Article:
Inconsistencies were found in binational businesses for overpricing and irregular billing for more than 20,000 million dollars between Venezuela and Argentina. According to a report from the General Syndicature of the Nation (Sigen), which was accessed by the newspaper La Nación, between 2012 and 2016 at least 15 Argentine companies would be involved in the escrow between the two countries.
Companies in the dairy industry, such as Sancor and others specialized in the sale of chickens, such as Granja Tres Arroyos, were some of those involved in the sale of products to the Caribbean country with overpricing of more than $ 235 million, according to the Sigen.
Sancor was the company that overpriced the products sold to Venezuela: it invoiced a total of $ 403 million for the sale of powdered milk, with a 23% increase compared to the reference prices. That is, it was left with a difference of $ 95 million, according to the study conducted by the Sigen.
From Sancor they told La Nación that they sold powdered milk to Venezuela with higher prices due to lack of security in payments. They recalled that the Venezuelan government still owes a figure close to $ 30 million and remarked that there was no type of irregularity.
The justice investigates in these surcharges a possible transnational bribe, that is to say, the crime of the Argentine companies as participants in a fraud to the Venezuelan State. But researchers also point to the alleged complicity of Kirchner officials, who assured companies to enter that market.
The audit body compared the invoices paid by the Bolivarian State for these products with the export prices used by Argentine companies and detected overpricing of up to 90% in some products.
”All the commercial operations of Sancor with Venezuela were controlled by the AFIP (Federal Administration of Public Revenues), the Central Bank and the National Institute of Associations and Social Economy (Inaes). The operations were transparent at all times and can be verified in the public accounts,” Sancor said.
Another company involved in the premiums is Bioart, a firm of the Vignati family. They sold corn, milk powder, rice and oil to Venezuela with a total premium of US $ 57 million, according to the Sigen. In addition to their investment in Bioart, the Vignati used to frequent José María Olazagasti, the right-hand man of the then minister Julio De Vido and who maintained relations with Venezuelan government.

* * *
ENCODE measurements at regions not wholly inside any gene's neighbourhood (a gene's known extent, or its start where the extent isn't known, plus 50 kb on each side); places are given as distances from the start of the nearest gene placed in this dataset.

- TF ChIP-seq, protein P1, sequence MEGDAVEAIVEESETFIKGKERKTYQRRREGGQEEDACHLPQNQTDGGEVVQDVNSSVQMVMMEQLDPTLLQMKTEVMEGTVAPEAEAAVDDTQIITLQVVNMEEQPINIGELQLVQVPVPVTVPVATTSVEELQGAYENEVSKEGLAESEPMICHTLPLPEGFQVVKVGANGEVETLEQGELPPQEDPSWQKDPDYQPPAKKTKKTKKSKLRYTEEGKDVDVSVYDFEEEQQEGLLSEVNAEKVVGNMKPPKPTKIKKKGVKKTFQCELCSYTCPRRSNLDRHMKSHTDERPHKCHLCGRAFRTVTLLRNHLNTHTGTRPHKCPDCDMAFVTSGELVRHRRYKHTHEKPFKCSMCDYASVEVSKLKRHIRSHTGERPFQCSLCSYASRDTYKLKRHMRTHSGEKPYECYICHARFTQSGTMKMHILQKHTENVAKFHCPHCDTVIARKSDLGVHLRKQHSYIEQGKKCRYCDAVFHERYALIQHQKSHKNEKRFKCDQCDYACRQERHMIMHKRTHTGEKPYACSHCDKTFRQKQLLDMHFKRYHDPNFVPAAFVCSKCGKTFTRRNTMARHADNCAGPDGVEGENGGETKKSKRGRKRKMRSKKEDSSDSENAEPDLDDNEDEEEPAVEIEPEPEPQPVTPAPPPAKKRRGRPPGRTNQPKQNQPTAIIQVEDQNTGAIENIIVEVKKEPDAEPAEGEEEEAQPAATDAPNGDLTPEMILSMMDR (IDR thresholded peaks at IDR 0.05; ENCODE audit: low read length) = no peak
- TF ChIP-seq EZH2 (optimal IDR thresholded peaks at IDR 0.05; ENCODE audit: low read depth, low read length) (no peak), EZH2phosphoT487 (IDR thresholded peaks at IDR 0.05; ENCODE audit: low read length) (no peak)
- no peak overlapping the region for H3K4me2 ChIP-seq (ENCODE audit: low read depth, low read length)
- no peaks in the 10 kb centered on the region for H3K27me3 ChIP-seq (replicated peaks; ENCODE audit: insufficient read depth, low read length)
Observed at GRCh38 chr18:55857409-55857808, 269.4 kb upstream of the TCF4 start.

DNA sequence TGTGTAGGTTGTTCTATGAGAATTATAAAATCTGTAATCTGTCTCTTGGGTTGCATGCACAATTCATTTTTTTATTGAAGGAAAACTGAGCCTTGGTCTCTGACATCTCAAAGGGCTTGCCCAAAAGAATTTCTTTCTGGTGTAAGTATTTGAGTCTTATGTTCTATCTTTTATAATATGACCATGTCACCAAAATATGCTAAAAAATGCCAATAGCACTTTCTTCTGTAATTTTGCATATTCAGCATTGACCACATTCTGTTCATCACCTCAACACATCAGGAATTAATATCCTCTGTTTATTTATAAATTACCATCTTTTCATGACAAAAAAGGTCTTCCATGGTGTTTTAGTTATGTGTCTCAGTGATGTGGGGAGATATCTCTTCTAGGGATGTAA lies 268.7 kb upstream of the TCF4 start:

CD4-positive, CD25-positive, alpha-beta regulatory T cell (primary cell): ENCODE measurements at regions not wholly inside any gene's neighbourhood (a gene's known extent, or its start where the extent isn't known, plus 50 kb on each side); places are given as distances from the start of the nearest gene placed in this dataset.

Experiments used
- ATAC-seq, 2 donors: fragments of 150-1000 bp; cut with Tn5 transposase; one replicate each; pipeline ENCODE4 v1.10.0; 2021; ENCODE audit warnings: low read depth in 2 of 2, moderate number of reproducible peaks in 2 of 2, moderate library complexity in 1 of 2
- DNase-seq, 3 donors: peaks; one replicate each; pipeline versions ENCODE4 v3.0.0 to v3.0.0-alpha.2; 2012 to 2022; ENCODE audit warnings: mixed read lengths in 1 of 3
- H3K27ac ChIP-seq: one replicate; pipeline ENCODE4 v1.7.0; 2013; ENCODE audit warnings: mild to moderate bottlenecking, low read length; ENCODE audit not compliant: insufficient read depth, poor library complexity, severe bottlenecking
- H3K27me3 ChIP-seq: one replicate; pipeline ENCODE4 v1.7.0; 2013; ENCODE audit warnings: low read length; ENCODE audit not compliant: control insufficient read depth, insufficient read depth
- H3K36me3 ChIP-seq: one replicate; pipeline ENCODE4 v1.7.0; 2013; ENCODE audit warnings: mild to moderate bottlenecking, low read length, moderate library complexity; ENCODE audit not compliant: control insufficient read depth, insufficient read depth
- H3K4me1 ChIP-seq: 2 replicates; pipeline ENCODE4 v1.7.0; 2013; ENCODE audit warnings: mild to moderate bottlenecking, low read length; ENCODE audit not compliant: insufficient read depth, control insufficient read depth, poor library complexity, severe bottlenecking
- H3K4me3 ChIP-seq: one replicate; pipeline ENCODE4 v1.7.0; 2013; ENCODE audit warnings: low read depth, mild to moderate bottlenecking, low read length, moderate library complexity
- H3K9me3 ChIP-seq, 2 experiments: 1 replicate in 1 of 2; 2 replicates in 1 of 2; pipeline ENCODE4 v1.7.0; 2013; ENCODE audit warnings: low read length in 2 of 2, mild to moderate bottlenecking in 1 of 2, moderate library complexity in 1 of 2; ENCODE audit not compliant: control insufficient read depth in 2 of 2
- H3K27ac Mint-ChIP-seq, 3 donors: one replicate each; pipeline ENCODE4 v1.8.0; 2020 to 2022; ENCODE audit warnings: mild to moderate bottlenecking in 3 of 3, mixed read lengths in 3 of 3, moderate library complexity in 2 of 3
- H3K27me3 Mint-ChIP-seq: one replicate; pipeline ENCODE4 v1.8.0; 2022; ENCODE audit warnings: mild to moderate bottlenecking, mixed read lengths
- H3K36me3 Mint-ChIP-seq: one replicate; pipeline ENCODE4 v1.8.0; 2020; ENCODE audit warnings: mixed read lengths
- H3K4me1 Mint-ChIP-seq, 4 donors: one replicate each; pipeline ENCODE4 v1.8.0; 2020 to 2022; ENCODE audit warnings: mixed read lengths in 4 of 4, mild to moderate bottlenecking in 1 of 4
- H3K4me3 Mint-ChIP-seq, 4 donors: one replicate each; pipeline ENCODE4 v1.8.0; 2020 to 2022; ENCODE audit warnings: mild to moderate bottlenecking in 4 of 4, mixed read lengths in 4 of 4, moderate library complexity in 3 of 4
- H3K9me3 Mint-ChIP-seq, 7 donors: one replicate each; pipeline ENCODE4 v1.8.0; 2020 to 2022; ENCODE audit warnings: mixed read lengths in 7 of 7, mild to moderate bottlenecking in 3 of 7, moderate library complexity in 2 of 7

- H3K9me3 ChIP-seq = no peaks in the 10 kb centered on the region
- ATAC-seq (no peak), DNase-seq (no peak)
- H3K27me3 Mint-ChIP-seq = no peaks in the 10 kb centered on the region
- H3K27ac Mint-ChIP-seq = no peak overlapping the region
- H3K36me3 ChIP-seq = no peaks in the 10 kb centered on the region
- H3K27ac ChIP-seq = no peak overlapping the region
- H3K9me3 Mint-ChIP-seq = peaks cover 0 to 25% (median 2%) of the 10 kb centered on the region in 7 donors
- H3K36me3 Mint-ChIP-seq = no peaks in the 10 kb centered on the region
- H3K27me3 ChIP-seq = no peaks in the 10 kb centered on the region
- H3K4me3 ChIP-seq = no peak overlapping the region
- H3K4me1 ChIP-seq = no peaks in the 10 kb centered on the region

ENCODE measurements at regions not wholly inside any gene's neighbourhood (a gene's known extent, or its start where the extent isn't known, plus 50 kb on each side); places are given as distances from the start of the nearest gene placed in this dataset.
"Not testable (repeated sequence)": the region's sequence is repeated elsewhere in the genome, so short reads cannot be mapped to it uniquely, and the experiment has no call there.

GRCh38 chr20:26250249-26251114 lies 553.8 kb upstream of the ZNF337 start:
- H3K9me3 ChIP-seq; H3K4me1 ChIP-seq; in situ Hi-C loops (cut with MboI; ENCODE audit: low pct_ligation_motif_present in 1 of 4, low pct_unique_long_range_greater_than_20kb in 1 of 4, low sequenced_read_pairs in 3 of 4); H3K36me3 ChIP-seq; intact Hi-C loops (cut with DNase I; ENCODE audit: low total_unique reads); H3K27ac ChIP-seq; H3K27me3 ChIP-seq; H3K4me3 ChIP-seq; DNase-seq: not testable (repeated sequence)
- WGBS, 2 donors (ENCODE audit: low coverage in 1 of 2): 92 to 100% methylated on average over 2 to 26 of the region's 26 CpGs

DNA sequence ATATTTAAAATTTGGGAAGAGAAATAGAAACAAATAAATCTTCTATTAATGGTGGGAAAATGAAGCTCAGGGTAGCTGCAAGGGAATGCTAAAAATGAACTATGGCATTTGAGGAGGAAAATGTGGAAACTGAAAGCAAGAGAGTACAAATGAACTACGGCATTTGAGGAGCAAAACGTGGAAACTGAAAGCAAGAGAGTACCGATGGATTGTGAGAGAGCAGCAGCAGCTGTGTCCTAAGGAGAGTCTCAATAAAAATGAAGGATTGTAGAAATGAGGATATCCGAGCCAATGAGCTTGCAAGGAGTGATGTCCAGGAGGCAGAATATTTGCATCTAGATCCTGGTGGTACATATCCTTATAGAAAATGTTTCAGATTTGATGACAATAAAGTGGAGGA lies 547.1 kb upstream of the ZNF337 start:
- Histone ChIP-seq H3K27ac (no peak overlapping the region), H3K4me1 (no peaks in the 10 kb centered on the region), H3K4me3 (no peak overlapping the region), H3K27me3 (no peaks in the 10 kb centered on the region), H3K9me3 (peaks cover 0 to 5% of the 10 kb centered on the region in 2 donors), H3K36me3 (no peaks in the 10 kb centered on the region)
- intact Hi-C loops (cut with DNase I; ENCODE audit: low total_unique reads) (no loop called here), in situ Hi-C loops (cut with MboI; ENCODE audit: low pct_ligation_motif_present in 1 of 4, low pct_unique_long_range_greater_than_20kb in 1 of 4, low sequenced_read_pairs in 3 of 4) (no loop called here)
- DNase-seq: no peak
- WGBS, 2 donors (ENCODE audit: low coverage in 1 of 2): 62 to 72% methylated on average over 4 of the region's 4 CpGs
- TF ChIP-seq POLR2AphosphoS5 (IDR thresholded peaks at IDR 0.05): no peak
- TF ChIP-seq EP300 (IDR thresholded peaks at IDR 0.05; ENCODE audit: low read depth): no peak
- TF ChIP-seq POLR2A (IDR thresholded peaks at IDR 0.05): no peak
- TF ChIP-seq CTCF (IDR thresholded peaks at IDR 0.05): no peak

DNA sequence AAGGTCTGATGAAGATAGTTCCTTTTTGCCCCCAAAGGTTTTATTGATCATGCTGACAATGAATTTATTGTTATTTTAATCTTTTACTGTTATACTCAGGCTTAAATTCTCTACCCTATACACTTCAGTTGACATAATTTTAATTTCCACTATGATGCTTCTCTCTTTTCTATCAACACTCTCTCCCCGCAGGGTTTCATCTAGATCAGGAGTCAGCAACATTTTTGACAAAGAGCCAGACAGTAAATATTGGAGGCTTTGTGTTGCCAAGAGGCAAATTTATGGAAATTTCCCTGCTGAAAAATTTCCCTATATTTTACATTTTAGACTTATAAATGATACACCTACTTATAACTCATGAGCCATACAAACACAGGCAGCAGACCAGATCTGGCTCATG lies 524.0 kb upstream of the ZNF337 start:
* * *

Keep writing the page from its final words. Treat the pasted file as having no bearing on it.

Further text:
The Tucumán company Paramérica SA also invoiced with surcharges: it sold pulses and corn with a price superior to the one of market for $ 38 million, indicates the Sigen. But it also exported soy for a lower price than the market, which caught the attention of the researchers.
The price premiums for sales to Venezuela also involve several companies dedicated to the sale of frozen chicken, such as Granja Tres Arroyos ($ 17 million), Las Camelias ($ 8 million), Soychu ($ 14 million) and Rasic Hnos. ($ 3 million).
Granja Tres Arroyos said that they were selling to Venezuela at a higher price for various problems caused by transactions with this client.
The Sigen audit does not include, however, price comparisons for other companies engaged, for example, in the sale of technology products for Venezuela, such as Coradir SA, Novatech SA and Unitek, which invoiced hundreds of millions of pesos within the escrow.
Nor do they include the prices that all the companies of José Levy billed, a businessman who became a millionaire with the sale of products to Venezuela. In 2011, the entrepreneur had declared assets for $ 1 million before the AFIP, but after doing business with the trust, he entered into the money laundering a fortune of $ 1,400 million. During those years, the businessman had forged relations with Olazagasti, the man behind the parallel diplomacy with the late former president Hugo Chávez.